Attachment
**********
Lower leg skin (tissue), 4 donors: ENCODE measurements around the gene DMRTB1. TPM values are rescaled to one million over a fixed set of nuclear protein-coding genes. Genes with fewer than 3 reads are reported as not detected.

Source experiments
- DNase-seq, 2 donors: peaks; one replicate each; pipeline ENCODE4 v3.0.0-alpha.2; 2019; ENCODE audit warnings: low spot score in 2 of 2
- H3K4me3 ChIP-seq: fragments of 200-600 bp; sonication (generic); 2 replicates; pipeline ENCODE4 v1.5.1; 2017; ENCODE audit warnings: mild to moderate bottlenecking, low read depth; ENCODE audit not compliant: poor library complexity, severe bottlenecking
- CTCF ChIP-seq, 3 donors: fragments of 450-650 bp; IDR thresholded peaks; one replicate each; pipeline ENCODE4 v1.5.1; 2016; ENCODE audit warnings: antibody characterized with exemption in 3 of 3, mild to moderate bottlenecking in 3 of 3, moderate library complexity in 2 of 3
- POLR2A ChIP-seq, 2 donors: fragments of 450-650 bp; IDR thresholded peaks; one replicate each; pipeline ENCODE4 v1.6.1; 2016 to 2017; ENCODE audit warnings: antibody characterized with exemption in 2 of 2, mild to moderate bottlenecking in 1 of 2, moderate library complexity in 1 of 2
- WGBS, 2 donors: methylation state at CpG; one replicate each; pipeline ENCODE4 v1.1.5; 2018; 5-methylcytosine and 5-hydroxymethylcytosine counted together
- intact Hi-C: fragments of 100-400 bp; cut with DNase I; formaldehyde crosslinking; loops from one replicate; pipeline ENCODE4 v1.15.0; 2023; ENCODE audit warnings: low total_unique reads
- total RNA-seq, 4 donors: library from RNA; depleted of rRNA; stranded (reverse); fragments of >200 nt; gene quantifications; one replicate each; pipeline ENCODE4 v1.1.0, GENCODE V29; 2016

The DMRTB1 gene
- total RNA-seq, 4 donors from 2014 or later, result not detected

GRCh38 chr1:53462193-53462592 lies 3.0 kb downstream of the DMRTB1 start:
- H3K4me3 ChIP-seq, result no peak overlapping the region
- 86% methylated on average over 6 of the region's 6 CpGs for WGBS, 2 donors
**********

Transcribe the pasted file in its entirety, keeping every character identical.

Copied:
Lower leg skin (tissue), 4 donors: ENCODE measurements around the gene DMRTB1. TPM values are rescaled to one million over a fixed set of nuclear protein-coding genes. Genes with fewer than 3 reads are reported as not detected.

Source experiments
- DNase-seq, 2 donors: peaks; one replicate each; pipeline ENCODE4 v3.0.0-alpha.2; 2019; ENCODE audit warnings: low spot score in 2 of 2
- H3K4me3 ChIP-seq: fragments of 200-600 bp; sonication (generic); 2 replicates; pipeline ENCODE4 v1.5.1; 2017; ENCODE audit warnings: mild to moderate bottlenecking, low read depth; ENCODE audit not compliant: poor library complexity, severe bottlenecking
- CTCF ChIP-seq, 3 donors: fragments of 450-650 bp; IDR thresholded peaks; one replicate each; pipeline ENCODE4 v1.5.1; 2016; ENCODE audit warnings: antibody characterized with exemption in 3 of 3, mild to moderate bottlenecking in 3 of 3, moderate library complexity in 2 of 3
- POLR2A ChIP-seq, 2 donors: fragments of 450-650 bp; IDR thresholded peaks; one replicate each; pipeline ENCODE4 v1.6.1; 2016 to 2017; ENCODE audit warnings: antibody characterized with exemption in 2 of 2, mild to moderate bottlenecking in 1 of 2, moderate library complexity in 1 of 2
- WGBS, 2 donors: methylation state at CpG; one replicate each; pipeline ENCODE4 v1.1.5; 2018; 5-methylcytosine and 5-hydroxymethylcytosine counted together
- intact Hi-C: fragments of 100-400 bp; cut with DNase I; formaldehyde crosslinking; loops from one replicate; pipeline ENCODE4 v1.15.0; 2023; ENCODE audit warnings: low total_unique reads
- total RNA-seq, 4 donors: library from RNA; depleted of rRNA; stranded (reverse); fragments of >200 nt; gene quantifications; one replicate each; pipeline ENCODE4 v1.1.0, GENCODE V29; 2016

The DMRTB1 gene
- total RNA-seq, 4 donors from 2014 or later, result not detected

GRCh38 chr1:53462193-53462592 lies 3.0 kb downstream of the DMRTB1 start:
- H3K4me3 ChIP-seq, result no peak overlapping the region
- 86% methylated on average over 6 of the region's 6 CpGs for WGBS, 2 donors